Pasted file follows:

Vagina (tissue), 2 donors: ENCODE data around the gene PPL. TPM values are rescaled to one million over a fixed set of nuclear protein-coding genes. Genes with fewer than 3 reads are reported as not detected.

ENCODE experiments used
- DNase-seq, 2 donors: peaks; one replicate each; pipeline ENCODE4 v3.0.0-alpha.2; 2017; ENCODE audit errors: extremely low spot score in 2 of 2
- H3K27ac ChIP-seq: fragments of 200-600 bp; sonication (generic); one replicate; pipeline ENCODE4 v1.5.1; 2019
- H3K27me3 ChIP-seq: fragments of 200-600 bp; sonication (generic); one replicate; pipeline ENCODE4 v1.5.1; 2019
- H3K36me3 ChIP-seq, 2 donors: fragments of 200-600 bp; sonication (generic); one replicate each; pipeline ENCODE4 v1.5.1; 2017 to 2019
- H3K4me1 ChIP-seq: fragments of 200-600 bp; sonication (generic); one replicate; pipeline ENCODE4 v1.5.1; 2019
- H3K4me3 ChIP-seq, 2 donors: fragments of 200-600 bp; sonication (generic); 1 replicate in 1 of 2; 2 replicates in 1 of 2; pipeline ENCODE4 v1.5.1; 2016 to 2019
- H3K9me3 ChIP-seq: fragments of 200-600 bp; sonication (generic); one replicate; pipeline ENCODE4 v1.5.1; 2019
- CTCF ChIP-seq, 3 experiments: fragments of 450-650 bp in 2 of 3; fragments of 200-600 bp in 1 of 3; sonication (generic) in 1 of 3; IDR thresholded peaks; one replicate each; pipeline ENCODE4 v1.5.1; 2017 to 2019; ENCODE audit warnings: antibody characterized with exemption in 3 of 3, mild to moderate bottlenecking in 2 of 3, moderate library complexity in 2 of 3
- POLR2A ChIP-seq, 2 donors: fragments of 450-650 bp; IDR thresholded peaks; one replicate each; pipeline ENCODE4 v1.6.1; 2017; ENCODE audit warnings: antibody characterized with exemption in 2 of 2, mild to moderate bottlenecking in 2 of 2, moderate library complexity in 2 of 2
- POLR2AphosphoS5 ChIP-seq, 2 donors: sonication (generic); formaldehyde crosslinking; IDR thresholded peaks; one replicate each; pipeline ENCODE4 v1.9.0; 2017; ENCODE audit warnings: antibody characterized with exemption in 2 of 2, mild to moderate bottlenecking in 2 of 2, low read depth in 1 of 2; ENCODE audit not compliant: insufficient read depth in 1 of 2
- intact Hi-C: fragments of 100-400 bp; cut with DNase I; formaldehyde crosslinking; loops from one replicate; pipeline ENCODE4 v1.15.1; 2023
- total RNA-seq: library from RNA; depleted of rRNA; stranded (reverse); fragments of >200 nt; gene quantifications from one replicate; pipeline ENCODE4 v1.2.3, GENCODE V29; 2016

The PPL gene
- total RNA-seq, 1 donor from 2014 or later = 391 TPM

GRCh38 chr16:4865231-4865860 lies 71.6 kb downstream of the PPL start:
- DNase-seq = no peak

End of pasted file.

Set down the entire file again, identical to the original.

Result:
Vagina (tissue), 2 donors: ENCODE data around the gene PPL. TPM values are rescaled to one million over a fixed set of nuclear protein-coding genes. Genes with fewer than 3 reads are reported as not detected.

ENCODE experiments used
- DNase-seq, 2 donors: peaks; one replicate each; pipeline ENCODE4 v3.0.0-alpha.2; 2017; ENCODE audit errors: extremely low spot score in 2 of 2
- H3K27ac ChIP-seq: fragments of 200-600 bp; sonication (generic); one replicate; pipeline ENCODE4 v1.5.1; 2019
- H3K27me3 ChIP-seq: fragments of 200-600 bp; sonication (generic); one replicate; pipeline ENCODE4 v1.5.1; 2019
- H3K36me3 ChIP-seq, 2 donors: fragments of 200-600 bp; sonication (generic); one replicate each; pipeline ENCODE4 v1.5.1; 2017 to 2019
- H3K4me1 ChIP-seq: fragments of 200-600 bp; sonication (generic); one replicate; pipeline ENCODE4 v1.5.1; 2019
- H3K4me3 ChIP-seq, 2 donors: fragments of 200-600 bp; sonication (generic); 1 replicate in 1 of 2; 2 replicates in 1 of 2; pipeline ENCODE4 v1.5.1; 2016 to 2019
- H3K9me3 ChIP-seq: fragments of 200-600 bp; sonication (generic); one replicate; pipeline ENCODE4 v1.5.1; 2019
- CTCF ChIP-seq, 3 experiments: fragments of 450-650 bp in 2 of 3; fragments of 200-600 bp in 1 of 3; sonication (generic) in 1 of 3; IDR thresholded peaks; one replicate each; pipeline ENCODE4 v1.5.1; 2017 to 2019; ENCODE audit warnings: antibody characterized with exemption in 3 of 3, mild to moderate bottlenecking in 2 of 3, moderate library complexity in 2 of 3
- POLR2A ChIP-seq, 2 donors: fragments of 450-650 bp; IDR thresholded peaks; one replicate each; pipeline ENCODE4 v1.6.1; 2017; ENCODE audit warnings: antibody characterized with exemption in 2 of 2, mild to moderate bottlenecking in 2 of 2, moderate library complexity in 2 of 2
- POLR2AphosphoS5 ChIP-seq, 2 donors: sonication (generic); formaldehyde crosslinking; IDR thresholded peaks; one replicate each; pipeline ENCODE4 v1.9.0; 2017; ENCODE audit warnings: antibody characterized with exemption in 2 of 2, mild to moderate bottlenecking in 2 of 2, low read depth in 1 of 2; ENCODE audit not compliant: insufficient read depth in 1 of 2
- intact Hi-C: fragments of 100-400 bp; cut with DNase I; formaldehyde crosslinking; loops from one replicate; pipeline ENCODE4 v1.15.1; 2023
- total RNA-seq: library from RNA; depleted of rRNA; stranded (reverse); fragments of >200 nt; gene quantifications from one replicate; pipeline ENCODE4 v1.2.3, GENCODE V29; 2016

The PPL gene
- total RNA-seq, 1 donor from 2014 or later = 391 TPM

GRCh38 chr16:4865231-4865860 lies 71.6 kb downstream of the PPL start:
- DNase-seq = no peak